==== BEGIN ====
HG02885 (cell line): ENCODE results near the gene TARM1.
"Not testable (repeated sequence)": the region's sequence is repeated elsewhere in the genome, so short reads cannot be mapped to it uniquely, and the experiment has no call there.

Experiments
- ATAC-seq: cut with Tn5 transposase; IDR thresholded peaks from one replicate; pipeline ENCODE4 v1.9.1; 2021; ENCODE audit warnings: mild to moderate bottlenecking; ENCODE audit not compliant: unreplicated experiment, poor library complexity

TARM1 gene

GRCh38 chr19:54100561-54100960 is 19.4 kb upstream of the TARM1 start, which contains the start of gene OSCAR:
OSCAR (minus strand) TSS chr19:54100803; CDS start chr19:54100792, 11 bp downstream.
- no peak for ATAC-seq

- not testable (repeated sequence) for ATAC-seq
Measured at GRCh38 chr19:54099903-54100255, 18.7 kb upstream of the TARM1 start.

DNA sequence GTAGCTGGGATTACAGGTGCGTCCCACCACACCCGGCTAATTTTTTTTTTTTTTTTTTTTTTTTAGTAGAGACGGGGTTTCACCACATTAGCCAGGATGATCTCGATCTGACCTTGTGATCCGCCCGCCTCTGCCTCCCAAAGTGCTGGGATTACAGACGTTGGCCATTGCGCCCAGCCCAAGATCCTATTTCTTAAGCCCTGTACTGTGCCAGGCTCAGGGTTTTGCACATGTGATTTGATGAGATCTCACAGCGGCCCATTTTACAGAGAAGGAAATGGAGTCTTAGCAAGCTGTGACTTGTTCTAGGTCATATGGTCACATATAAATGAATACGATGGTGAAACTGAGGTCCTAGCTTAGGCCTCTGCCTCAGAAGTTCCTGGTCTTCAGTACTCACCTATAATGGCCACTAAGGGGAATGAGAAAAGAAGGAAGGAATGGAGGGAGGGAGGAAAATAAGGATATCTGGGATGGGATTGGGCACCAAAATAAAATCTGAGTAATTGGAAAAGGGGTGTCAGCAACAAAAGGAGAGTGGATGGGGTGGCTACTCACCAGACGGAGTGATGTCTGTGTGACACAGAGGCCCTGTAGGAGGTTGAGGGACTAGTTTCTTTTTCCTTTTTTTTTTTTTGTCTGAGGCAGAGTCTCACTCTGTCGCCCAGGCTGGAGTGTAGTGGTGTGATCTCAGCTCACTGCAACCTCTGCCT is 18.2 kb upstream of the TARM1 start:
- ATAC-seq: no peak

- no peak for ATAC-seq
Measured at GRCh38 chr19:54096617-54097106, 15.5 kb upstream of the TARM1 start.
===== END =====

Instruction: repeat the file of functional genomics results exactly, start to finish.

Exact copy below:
HG02885 (cell line): ENCODE results near the gene TARM1.
"Not testable (repeated sequence)": the region's sequence is repeated elsewhere in the genome, so short reads cannot be mapped to it uniquely, and the experiment has no call there.

Experiments
- ATAC-seq: cut with Tn5 transposase; IDR thresholded peaks from one replicate; pipeline ENCODE4 v1.9.1; 2021; ENCODE audit warnings: mild to moderate bottlenecking; ENCODE audit not compliant: unreplicated experiment, poor library complexity

TARM1 gene

GRCh38 chr19:54100561-54100960 is 19.4 kb upstream of the TARM1 start, which contains the start of gene OSCAR:
OSCAR (minus strand) TSS chr19:54100803; CDS start chr19:54100792, 11 bp downstream.
- no peak for ATAC-seq

- not testable (repeated sequence) for ATAC-seq
Measured at GRCh38 chr19:54099903-54100255, 18.7 kb upstream of the TARM1 start.

DNA sequence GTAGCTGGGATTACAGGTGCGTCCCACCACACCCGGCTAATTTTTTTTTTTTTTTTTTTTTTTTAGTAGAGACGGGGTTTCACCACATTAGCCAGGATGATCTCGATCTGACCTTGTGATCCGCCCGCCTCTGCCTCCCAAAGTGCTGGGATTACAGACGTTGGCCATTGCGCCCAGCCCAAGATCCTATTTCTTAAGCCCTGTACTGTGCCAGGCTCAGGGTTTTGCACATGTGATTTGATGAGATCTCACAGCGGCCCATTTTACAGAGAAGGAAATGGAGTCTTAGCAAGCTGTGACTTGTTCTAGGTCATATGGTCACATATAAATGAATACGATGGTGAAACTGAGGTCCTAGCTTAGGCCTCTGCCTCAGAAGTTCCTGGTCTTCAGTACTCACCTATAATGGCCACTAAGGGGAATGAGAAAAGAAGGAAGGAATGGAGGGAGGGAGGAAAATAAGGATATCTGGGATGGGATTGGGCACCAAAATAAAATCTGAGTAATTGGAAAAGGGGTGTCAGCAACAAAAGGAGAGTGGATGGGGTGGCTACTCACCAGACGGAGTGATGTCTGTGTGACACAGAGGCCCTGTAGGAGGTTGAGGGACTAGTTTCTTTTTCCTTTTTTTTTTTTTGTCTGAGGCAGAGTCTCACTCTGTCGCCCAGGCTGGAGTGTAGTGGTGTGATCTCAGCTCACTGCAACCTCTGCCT is 18.2 kb upstream of the TARM1 start:
- ATAC-seq: no peak

- no peak for ATAC-seq
Measured at GRCh38 chr19:54096617-54097106, 15.5 kb upstream of the TARM1 start.